Woo's continuing thinly disguised characterization of Riordan as a racist is itself a most reprehensible form of racism. The charge is both blatantly false and a transparent rejection of furtherance of tolerance, mutual respect of differences, and equality of opportunity in favor of personal partisan political advantage.
I speak to the falsity of Woo's charge from long personal experience. I recruited Dick Riordan, a young associate at O'Melveny & Meyers, into the firm of Thompson, Waters & Moss. In the course of my recruiting talks with Dick I was convinced that a principal motivating factor in his leaving the security of O'Melveny was our firm's commitment to non-sectarianism and racial equality.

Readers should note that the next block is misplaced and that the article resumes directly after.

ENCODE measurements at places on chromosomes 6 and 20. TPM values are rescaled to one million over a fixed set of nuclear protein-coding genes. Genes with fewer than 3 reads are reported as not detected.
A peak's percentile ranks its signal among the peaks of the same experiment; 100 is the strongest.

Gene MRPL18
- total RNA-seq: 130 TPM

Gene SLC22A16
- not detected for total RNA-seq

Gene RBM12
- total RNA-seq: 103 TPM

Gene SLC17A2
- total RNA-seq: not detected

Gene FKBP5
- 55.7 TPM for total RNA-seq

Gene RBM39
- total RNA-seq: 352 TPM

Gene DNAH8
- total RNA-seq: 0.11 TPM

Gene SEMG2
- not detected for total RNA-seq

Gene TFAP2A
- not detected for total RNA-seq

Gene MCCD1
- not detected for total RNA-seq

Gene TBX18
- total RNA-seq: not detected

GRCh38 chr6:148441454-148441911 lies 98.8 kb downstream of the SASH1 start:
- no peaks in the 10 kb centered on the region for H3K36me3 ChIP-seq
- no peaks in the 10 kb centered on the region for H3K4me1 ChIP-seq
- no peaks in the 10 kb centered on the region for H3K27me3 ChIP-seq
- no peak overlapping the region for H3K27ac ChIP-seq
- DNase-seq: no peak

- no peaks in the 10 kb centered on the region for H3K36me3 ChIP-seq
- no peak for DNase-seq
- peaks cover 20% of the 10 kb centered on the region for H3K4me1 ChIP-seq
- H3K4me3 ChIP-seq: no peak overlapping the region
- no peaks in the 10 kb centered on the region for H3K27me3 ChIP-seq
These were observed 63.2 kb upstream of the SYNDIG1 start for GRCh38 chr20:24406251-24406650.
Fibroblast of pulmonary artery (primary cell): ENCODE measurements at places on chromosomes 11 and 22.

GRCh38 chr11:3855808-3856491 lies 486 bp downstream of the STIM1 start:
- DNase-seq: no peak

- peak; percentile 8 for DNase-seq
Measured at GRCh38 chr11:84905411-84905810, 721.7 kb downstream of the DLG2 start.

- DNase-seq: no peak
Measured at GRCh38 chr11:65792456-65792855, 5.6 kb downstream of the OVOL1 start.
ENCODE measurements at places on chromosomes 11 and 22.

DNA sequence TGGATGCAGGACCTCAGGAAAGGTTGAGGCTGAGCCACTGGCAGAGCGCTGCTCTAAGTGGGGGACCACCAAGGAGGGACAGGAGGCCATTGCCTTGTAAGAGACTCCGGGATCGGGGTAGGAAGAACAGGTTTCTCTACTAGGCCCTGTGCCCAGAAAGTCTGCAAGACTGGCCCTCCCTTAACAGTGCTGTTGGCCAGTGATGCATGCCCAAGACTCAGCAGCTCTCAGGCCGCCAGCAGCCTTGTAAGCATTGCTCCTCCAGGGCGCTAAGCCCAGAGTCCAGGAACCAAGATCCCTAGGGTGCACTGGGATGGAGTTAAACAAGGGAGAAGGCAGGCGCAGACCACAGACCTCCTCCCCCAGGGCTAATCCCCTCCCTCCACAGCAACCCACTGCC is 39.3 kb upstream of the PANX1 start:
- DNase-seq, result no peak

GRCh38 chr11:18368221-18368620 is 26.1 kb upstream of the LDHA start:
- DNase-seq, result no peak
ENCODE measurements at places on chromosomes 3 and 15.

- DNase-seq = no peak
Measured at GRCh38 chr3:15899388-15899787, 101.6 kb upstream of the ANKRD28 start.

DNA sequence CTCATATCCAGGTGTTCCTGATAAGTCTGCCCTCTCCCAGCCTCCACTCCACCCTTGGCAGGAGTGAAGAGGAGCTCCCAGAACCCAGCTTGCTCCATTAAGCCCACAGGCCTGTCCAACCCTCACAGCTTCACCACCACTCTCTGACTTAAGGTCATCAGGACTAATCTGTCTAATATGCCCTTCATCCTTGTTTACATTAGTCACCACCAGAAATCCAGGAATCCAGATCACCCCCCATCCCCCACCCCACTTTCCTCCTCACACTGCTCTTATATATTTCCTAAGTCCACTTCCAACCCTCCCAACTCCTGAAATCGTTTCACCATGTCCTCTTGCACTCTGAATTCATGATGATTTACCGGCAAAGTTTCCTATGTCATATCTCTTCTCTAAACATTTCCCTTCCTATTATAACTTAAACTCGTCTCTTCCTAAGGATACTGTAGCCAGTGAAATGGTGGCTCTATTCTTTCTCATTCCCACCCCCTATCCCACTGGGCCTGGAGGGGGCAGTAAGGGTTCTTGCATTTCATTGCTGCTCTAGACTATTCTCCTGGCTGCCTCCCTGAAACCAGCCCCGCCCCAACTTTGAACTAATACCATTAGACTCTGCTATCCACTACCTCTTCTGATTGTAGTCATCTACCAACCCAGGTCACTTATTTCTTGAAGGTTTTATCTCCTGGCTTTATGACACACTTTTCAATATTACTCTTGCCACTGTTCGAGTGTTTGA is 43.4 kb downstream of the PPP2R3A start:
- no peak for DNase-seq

In the years that have followed Riordan has demonstrated this same commitment. He was one of a small group that at some sacrifice to their own business interests first urged the elimination of the discriminatory membership practices of the downtown power-center clubs. His demonstrated commitment to residents of the inner city is to opportunity and education, which will qualify them for advancement by merit.
There is more than one strategy in the imperative war on racism. One is that of example, education in the broad sense, and persuasion by moral force. This is Riordan's way.
Incidentally, Riordan's principal strength as a business lawyer was, and is, his ability to find mutual advantage in negotiating the resolution of what in the beginning was adversarial. This seems to me to be what Los Angeles needs.
ROBERT S. THOMPSON
Justice Court of Appeal (Retired)